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Department of Animal Sciences
The Robert H. Smith Faculty
of Agricultural, Food & Environment

The Hebrew University of Jerusalem.

Herzl 229, Rehovot 7610001, Israel
Phone: +972-(0)8-9489119;
Fax: +972-(0)8-9465763;
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Shterzer, N. ; Rothschild, N. ; Sbehat, Y. ; Stern, E. ; Nazarov, A. ; Mills, E. Large Overlap Between the Intestinal and Reproductive Tract Microbiomes of Chickens. FRONTIERS IN MICROBIOLOGY 2020, 11.Abstract
Recent work characterized the chicken reproductive tract (oviduct) microbiome composition and its similarity to the egg and chick microbiomes. However, the origin of the oviduct microbiome has not been addressed yet. Here, we characterized the microbiome composition along the oviduct (infundibulum, magnum, and shell gland) as well as in the gut (jejunum and cecum) of broiler breeders at 37 weeks of age of the Cobb industrial breed. We found that while the microbiome composition along the oviduct is similar, the three sites, jejunum, cecum, and oviduct hold distinct microbiomes. However, there was also a large overlap in the composition of the gut and oviduct microbiomes, with 55 and 53% of amplicon sequence variants (ASVs) representing 96 and 90% of the total abundance in the jejunum and cecum, respectively, shared with the magnum. Furthermore, we identified a strong correlation between the relative abundance of ASVs in the gut and their probability to be found in the oviduct. These results suggest that material from the gut travels the full length of the oviduct. This is possibly the result of chicken physiology which includes the cloaca, a cavity to which both the intestinal and reproductive tracts open into. As the cloaca is common to birds, reptiles, amphibians, most fish, and monotremes, our finding may be relevant to many vertebrates. Importantly, these results indicate that mere presence in, and ascending of the oviduct are not virulence characteristics specific to pathogens, as commonly thought, but are the result of chicken physiology and characterize all gut bacteria. Furthermore, whereas a vertical transmission route from the hen to the chick has been suggested, our work starts laying a mechanistic foundation to this route, by describing the movement of gut bacteria to the oviduct, where they may be enclosed in the developing egg. Last, as our results show that gut material travels the full length of the oviduct, fertilization in poultry occurs in the presence of at least bacterial products if not live bacteria, and therefore food additives, probiotics, and diet possibly have a much more direct effect on reproduction and egg formation than previously considered.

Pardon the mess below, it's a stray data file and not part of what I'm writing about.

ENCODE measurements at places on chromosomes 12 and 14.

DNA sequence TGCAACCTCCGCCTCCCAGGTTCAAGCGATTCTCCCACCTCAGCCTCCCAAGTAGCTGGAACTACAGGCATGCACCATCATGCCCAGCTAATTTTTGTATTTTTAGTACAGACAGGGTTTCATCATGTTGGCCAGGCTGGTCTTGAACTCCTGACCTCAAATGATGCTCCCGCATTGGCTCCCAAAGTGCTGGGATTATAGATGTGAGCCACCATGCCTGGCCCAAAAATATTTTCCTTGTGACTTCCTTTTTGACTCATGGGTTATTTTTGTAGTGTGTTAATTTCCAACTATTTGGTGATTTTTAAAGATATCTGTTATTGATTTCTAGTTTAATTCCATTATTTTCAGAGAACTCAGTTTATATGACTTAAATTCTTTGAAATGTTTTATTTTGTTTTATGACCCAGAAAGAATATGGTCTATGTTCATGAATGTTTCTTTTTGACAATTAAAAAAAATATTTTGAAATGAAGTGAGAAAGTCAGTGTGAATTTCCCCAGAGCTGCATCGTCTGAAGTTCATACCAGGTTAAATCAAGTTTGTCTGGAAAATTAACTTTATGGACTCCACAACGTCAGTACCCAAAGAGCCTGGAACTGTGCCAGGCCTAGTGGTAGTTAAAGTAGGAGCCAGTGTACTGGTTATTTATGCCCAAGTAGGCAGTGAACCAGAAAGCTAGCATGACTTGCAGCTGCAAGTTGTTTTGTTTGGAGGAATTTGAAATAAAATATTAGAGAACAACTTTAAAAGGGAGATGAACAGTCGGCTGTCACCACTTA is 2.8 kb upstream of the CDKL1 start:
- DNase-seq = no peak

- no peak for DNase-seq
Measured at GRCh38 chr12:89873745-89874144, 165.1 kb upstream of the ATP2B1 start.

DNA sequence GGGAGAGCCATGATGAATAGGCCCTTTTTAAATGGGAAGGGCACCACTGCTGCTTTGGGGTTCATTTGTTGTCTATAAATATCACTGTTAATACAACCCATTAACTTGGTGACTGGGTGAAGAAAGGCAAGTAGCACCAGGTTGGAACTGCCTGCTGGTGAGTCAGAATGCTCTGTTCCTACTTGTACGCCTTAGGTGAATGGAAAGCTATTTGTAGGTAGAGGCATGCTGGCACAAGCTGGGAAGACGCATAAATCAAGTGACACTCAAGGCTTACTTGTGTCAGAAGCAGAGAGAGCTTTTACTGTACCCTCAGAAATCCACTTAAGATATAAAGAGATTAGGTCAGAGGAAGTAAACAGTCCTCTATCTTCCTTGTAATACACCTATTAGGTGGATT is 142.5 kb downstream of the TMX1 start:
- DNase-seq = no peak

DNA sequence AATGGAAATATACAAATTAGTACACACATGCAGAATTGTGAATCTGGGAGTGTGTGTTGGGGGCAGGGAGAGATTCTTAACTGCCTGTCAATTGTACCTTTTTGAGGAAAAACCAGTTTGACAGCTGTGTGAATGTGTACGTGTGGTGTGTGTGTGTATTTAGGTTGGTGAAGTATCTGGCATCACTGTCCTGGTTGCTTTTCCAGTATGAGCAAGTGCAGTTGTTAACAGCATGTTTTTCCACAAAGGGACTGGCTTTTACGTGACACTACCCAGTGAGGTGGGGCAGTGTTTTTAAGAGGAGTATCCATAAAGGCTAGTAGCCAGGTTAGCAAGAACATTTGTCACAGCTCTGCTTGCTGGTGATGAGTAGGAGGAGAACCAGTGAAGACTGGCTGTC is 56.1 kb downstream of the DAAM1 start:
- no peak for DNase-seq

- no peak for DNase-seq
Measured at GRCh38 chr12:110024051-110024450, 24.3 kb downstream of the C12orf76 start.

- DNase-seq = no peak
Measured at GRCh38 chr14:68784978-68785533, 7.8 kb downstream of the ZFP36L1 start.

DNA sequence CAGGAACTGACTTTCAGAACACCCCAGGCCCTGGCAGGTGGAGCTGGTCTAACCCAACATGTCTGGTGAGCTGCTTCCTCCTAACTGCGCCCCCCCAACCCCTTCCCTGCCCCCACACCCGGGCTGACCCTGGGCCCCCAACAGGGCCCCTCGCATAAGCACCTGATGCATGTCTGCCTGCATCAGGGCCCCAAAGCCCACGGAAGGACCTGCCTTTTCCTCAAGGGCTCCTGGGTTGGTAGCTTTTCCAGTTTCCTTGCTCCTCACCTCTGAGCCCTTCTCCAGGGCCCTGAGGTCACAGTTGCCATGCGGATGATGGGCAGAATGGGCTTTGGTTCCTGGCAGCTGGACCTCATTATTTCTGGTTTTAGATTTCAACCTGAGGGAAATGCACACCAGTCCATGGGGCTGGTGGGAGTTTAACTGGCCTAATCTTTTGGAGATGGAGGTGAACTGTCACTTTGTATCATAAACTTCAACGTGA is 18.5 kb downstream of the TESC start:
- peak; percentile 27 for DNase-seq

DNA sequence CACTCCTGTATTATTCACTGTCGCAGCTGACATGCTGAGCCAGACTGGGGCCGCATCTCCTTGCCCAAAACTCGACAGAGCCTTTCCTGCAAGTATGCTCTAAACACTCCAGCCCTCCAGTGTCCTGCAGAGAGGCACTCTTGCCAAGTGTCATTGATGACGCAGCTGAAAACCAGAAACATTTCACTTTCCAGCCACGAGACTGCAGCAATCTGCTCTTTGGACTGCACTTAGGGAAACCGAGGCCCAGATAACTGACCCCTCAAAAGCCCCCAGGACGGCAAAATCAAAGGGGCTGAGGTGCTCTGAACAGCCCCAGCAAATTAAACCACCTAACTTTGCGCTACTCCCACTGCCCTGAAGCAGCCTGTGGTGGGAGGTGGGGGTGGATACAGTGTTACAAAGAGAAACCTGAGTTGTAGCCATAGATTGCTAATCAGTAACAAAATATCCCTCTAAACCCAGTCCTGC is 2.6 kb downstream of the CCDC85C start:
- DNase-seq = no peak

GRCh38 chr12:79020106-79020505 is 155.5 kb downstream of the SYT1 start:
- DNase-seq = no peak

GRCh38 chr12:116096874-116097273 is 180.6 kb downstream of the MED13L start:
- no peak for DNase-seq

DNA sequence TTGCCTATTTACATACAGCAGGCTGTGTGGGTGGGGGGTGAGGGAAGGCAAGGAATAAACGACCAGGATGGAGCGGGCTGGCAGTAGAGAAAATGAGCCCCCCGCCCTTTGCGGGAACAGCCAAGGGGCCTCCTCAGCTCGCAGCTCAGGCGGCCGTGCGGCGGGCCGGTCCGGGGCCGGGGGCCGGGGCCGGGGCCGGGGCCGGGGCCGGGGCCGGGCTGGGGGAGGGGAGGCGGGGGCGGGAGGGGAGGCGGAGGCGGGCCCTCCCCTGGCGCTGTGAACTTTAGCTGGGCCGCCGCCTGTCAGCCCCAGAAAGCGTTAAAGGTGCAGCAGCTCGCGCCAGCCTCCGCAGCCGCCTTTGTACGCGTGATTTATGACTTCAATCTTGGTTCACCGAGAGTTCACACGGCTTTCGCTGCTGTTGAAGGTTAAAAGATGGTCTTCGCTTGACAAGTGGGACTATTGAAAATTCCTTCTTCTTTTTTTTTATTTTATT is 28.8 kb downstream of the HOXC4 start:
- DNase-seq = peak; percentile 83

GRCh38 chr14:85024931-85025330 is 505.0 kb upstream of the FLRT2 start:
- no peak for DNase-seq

Petersen, E. ; Mills, E. ; Miller, S. I. Cyclic-di-GMP regulation promotes survival of a slow-replicating subpopulation of intracellular Salmonella Typhimurium. Proceedings of the National Academy of Sciences 2019, 116, 6335. Publisher's VersionAbstract
Cyclic di-GMP is a bacterial second messenger that transmits extracellular signals to the intracellular environment via sensor cyclic-di-GMP−metabolizing enzymes. Here a fluorescent biosensor is used to accurately measure cyclic-di-GMP concentrations in thousands of individual intracellular Salmonella Typhimurium. Furthermore, three enzymes that reduce cyclic-di-GMP concentrations were identified and shown to be essential for reduction of cyclic di-GMP, intracellular survival, and full virulence for mice. This was due to cyclic-di-GMP−mediated overproduction of cellulose that specifically affected a population of slowly replicating bacteria. These results further our knowledge of mechanisms of virulence and persistence of this important pathogen.Salmonella Typhimurium can invade and survive within macrophages where the bacterium encounters a range of host environmental conditions. Like many bacteria, S. Typhimurium rapidly responds to changing environments by the use of second messengers such as cyclic di-GMP (c-di-GMP). Here, we generate a fluorescent biosensor to measure c-di-GMP concentrations in thousands of individual bacteria during macrophage infection and to define the sensor enzymes important to c-di-GMP regulation. Three sensor phosphodiesterases were identified as critical to maintaining low c-di-GMP concentrations generated after initial phagocytosis by macrophages. Maintenance of low c-di-GMP concentrations by these phosphodiesterases was required to promote survival within macrophages and virulence for mice. Attenuation of S. Typhimurium virulence was due to overproduction of c-di-GMP−regulated cellulose, as deletion of the cellulose synthase machinery restored virulence to a strain lacking enzymatic activity of the three phosphodiesterases. We further identified that the cellulose-mediated reduction in survival was constrained to a slow-replicating persister population of S. Typhimurium induced within the macrophage intracellular environment. As utilization of glucose has been shown to be required for S. Typhimurium macrophage survival, one possible hypothesis is that this persister population requires the glucose redirected to the synthesis of cellulose to maintain a slow-replicating, metabolically active state.